On Thursday (November 26), Robert Kiyosaki, the highly successful author of the “Rich Dad Poor Dad” series of personal finance books, gave his latest thoughts on three inflation hedge assets he is fond of—silver, gold, and Bitcoin.

Rich Dad Poor Dad“, which is one of the top 10 personal finance books of all time, “advocates the importance of financial literacy (financial education), financial independence and building wealth through investing in assets, real estate investing, starting and owning businesses, as well as increasing one’s financial intelligence (financial IQ) to improve one’s business and financial aptitude.”

At various times during the current COVID-19 pandemic, Kiyosaki has been criticizing the Federal Reserve’s response to the resulting economic fallout and strongly urging his large following on social media platforms to protect themselves from what he feels is inevitable high inflation (and possibly hyperinflation) in the future by using their fiat holdings to buy silver, gold, and Bitcoin.

Episode #263 of Anthony Pompliano’s “Pomp Podcast”, which was released on April 7, featured an interview with Kiyosaki.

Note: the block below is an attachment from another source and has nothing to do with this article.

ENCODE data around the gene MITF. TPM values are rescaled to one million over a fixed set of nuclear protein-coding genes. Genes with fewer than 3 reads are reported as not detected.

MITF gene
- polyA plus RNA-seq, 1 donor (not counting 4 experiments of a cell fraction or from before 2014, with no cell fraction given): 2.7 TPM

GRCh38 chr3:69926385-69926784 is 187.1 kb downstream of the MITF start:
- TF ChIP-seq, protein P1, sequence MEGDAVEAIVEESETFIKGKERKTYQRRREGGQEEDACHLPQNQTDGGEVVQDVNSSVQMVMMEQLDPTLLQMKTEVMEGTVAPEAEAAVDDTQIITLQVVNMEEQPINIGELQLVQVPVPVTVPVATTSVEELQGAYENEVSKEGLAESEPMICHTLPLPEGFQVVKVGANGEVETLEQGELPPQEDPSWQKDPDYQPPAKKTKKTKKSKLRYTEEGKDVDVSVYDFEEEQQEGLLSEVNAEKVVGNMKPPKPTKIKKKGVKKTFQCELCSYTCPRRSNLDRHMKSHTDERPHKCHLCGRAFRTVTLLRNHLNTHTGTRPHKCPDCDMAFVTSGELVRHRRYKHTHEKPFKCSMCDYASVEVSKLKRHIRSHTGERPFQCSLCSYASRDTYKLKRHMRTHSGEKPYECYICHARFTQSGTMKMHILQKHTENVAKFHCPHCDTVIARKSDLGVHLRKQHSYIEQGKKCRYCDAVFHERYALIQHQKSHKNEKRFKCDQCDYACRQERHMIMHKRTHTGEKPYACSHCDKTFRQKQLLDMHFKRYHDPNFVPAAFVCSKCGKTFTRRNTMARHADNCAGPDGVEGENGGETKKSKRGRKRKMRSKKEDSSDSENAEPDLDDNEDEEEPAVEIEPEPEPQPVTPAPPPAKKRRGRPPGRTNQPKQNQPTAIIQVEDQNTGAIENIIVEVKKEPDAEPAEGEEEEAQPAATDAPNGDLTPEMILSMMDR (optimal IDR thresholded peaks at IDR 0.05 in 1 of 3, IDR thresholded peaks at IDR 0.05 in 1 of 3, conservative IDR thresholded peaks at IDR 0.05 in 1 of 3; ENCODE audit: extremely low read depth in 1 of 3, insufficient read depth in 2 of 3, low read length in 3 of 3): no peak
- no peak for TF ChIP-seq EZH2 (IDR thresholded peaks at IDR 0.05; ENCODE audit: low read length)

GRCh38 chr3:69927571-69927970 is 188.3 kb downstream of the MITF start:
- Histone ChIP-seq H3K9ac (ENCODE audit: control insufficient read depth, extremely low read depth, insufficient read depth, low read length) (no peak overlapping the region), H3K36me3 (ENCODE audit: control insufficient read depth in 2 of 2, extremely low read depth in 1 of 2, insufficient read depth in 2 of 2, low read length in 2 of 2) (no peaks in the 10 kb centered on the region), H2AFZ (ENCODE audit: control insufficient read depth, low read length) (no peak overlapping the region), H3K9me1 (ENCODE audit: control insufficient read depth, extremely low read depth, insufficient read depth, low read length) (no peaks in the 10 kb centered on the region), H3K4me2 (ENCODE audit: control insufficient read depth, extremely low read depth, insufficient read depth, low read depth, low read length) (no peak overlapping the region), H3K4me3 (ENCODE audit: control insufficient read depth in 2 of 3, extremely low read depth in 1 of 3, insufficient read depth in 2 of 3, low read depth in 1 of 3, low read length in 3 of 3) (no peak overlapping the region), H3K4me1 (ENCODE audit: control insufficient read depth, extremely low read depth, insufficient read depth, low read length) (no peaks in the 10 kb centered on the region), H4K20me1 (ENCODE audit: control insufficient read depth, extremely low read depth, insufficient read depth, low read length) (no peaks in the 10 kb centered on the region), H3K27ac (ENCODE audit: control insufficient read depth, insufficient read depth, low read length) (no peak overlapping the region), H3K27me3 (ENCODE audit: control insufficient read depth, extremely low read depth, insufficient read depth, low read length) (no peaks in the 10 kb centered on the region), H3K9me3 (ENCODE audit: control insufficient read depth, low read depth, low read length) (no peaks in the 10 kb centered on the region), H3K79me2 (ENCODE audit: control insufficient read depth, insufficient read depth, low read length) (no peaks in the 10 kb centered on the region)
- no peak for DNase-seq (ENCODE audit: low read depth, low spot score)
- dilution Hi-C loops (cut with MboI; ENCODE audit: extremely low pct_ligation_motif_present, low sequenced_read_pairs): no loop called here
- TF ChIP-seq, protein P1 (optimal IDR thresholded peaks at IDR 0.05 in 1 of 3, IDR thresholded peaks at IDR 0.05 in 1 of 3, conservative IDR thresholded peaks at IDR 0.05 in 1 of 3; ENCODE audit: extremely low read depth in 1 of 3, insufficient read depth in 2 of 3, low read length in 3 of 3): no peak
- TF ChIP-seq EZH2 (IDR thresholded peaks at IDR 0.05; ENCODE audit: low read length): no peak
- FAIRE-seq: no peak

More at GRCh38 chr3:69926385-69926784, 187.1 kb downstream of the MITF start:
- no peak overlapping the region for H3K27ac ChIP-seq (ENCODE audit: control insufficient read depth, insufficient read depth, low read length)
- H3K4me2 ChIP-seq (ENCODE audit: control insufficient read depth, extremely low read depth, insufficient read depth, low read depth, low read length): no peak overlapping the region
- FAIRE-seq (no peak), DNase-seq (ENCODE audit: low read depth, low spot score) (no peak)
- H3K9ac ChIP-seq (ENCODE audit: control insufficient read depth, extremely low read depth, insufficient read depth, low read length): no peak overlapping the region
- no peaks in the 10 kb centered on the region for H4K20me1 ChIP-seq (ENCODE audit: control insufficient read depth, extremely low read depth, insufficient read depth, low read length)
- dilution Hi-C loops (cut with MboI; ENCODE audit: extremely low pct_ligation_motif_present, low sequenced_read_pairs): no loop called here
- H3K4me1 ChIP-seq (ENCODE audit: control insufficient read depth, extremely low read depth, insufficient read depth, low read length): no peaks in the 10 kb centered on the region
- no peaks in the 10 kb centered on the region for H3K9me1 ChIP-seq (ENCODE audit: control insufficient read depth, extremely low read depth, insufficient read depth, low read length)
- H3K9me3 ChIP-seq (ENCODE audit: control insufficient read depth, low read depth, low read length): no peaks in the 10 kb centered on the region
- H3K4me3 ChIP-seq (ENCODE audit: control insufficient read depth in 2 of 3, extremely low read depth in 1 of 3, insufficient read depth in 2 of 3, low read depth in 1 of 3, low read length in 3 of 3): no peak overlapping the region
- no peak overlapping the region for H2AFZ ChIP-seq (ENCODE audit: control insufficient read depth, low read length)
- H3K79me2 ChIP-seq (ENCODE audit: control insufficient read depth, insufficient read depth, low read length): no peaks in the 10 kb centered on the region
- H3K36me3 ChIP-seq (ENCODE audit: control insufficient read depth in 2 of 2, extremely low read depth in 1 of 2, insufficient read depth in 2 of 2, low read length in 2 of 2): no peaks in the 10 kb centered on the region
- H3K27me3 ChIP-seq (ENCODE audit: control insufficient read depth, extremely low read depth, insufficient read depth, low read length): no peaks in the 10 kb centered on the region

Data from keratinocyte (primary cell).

During this interview, Pompliano (aka “Pomp”) asked for Kiyosaki’s thoughts on “traditional inflation hedge” assets.

Kiyosaki said:

“Gold and silver are God’s money. Bitcoin is open source people’s money.”

Well, around 01:57 UTC on November 26, Kiyosaki assured his 1.4 million Twitter followers that Bitcoin is “going to the moon”, and told them to also consider buying more silver if its price (currently, $23.29 per ounce) falls to $19 and more gold if its price (currently, $1,814.60 per ounce) hits $1,750:

Although Kiyosaki likes all three of these assets, he still acknowledges that Bitcoin is vastly outperforming both silver and gold:

Back on August 8, when Bitcoin was trading around $11,770 and gold was trading around $2,032 (i.e. near its all-time high), he kind of predicted that Bitcoin would turn out to be the “fastest horse”:

The views and opinions expressed by the author are for informational purposes only and do not constitute financial, investment, or other advice.